Member of Parliament (MP) for Madina constituency, Francis Xavier Sosu, is of the view that he has been wrongly judged for his comments on the anti-Lesbian, Gay, Bisexual, Transgender, Queer and Intersex (LGBTQI) bill.
According to him, there have been varied comments and misleading reports with his comments taken out of context.
The MP, who is also a human rights lawyer, had said a passage of the bill into law will definitely have international consequences for Ghana.
He added that not only will it be a recipe for chaos but it could derail the country in several ways as well.
Mr Sosu’s comments on Friday have since generated mixed reactions among Ghanaians.
However, in a statement to set the records straight, Mr Sosu said his comment was in no way to mean he was in support of LGBTQI activities.
“For the avoidance of doubt, I am not against The Promotion of Proper Human Sexual Rights and Ghanaian Family Values, Bill 2021 and I am not and will never be an advocate for gay rights although I have been a leading Human Rights advocate for over 10 years and counting.
“As President for Youth for Human Rights Africa, I have had several invitations to be a gay rights advocate but turned all of them down. This is because my personal beliefs as a Christian are against that position,” part of his statement read.
Read the full statement below:
THERE IS NO HUMAN RIGHT IN LQBTQ+ AND I AM NOT AGAINST THE PROMOTION OF PROPER HUMAN SEXUAL RIGHTS AND GHANAIAN FAMILY VALUES, BILL 2021
For the avoidance of doubt, I am not against The Promotion of Proper Human Sexual Rights and Ghanaian Family Values, Bill 2021 and I am not and will never be an advocate for gay rights although I have been a leading Human Rights advocate for over 10years and counting. As President for Youth for Human Rights Africa, I have had several invitations to be a gay rights advocate but turned all of them down. This is because my personal beliefs as a Christian are against that position and the collective aspirations of the people I represent as a Member of Parliament is against this position as well.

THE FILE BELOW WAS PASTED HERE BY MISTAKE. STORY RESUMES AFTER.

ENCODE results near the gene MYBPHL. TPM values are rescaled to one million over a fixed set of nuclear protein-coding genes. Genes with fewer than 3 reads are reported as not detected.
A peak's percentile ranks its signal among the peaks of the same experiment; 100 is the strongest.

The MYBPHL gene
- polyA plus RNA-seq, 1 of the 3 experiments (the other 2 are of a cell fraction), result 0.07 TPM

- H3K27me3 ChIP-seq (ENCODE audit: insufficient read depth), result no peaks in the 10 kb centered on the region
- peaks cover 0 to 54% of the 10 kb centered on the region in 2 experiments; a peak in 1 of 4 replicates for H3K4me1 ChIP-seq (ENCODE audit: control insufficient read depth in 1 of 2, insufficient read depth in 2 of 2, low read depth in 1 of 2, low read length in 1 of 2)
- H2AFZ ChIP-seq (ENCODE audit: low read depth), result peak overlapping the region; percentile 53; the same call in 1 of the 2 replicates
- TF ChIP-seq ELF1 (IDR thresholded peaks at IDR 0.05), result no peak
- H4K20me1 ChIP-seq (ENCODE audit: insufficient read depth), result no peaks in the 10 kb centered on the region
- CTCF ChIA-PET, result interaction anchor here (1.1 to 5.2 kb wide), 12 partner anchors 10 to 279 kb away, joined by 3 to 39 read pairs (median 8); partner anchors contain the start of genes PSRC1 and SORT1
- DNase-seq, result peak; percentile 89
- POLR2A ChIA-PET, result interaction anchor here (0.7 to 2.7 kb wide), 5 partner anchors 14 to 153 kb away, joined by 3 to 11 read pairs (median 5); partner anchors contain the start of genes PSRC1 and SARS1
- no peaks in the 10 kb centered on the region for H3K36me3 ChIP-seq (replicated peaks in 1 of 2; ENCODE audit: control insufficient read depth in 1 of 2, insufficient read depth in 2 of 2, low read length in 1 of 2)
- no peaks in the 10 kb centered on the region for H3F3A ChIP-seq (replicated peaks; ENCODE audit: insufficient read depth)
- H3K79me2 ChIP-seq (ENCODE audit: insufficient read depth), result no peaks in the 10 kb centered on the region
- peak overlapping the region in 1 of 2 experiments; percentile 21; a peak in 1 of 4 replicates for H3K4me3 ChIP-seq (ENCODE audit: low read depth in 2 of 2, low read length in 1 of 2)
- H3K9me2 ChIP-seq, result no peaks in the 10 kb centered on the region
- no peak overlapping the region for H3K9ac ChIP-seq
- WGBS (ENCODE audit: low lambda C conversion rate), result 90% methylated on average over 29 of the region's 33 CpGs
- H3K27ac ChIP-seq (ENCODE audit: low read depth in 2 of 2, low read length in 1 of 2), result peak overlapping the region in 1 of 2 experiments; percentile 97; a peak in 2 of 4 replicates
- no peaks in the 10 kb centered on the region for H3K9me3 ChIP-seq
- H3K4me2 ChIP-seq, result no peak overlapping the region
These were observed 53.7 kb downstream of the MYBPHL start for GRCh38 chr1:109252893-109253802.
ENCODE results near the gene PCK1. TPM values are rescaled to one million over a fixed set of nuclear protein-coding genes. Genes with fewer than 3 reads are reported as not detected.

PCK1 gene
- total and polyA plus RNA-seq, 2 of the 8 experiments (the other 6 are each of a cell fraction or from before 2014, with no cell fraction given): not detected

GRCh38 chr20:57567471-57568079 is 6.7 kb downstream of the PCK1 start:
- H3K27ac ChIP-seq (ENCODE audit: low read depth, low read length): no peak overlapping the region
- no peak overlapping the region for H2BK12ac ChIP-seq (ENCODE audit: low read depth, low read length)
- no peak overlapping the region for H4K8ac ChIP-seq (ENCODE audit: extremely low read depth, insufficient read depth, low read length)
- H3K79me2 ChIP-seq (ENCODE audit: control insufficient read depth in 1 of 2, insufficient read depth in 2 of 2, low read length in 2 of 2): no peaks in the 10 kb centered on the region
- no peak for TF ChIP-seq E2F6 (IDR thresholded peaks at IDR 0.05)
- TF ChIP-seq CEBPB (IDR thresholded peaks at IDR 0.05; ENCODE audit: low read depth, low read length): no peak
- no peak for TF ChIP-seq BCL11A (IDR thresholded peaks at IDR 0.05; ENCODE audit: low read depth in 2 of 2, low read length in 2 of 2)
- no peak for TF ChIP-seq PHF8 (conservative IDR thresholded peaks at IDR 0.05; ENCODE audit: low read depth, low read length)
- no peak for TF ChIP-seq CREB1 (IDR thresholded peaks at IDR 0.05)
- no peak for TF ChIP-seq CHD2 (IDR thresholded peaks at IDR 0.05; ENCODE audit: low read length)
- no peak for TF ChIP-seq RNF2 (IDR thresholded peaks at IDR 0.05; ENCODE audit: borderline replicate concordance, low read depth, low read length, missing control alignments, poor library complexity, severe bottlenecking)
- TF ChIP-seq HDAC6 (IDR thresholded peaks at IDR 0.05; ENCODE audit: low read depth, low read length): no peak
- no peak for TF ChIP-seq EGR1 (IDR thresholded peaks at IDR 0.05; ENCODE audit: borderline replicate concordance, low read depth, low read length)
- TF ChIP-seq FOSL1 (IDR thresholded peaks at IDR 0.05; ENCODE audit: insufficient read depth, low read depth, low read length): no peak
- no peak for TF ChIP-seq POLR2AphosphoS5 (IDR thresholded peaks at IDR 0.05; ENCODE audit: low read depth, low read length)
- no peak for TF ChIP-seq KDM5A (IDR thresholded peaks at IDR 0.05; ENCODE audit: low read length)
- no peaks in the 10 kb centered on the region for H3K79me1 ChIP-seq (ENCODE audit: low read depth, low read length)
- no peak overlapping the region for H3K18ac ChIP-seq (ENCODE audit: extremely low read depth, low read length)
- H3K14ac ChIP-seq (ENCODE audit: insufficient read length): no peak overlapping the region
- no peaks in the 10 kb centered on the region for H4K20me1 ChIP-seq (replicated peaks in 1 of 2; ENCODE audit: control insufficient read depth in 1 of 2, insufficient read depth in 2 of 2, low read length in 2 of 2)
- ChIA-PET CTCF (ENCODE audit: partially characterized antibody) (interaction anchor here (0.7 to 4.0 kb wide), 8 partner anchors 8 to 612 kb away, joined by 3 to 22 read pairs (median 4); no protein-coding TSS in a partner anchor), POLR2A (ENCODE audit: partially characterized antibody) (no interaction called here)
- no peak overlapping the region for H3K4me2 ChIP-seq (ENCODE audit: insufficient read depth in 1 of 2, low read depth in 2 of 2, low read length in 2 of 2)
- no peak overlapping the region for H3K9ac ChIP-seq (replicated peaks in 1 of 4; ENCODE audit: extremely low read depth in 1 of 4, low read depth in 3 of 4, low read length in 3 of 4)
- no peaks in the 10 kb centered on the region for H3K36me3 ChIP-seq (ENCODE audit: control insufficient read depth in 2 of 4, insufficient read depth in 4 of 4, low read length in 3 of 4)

I believe in the position that, there is no human rights in homosexuality or lesbianism and all its variance now collectively known as LGBTQ+. I have made this position clear throughout my human rights activism and everyone can cross-check that. Both in my law practice and human rights advocacy, this position has been clear. If in doubt get the full videos from TV3 and Metro TV to properly understand my position. I also have immense previous records and public positions on this matter.
NEW LGBTQ+ BILL REPRESENTS BOLD ATTEMPT TO BRING SANITY AND FINALITY ABOUT GHANA’S POSITION ON THIS MATTER
Historically our leaders have all taken position on this matter. However, we have not had any clearer position on the matter until the introduction of this Bill. This is why I believe the Bill is a bold attempt to bring sanity in that space and bring finality to the debate. I am for and would support the bill because in this time in history our society is unanimous and united on the need to proscribe the conduct and activities of LGBTQ+. Societies are dynamic. Our culture, values, and preferences change with time. Laws, particularly penal laws are generally a reflection of what the norms of general acceptance of societies are. There is no doubt that in this day and time, the way to go is to support the Bill. We are not leaders unto ourselves. We represent the values and aspirations of our people and we must do everything to protect that.
I must also clarify that the Bill which is currently at the draft stage and will be laid before the house before being referred to the appropriate Committee for consideration in its current form has quite some issues and concerns which every lawyer must be courageous to point out though I concede, it is a great and bold attempt to bringing sanity and finality to a practice we consider alien to our culture.
It is my position that there are matters of concern in the Bill that needs to be reviewed and reconsidered to make the Bill an improved one which is reflective and consistent with our current views on sanctions which must be more reformative than retributive.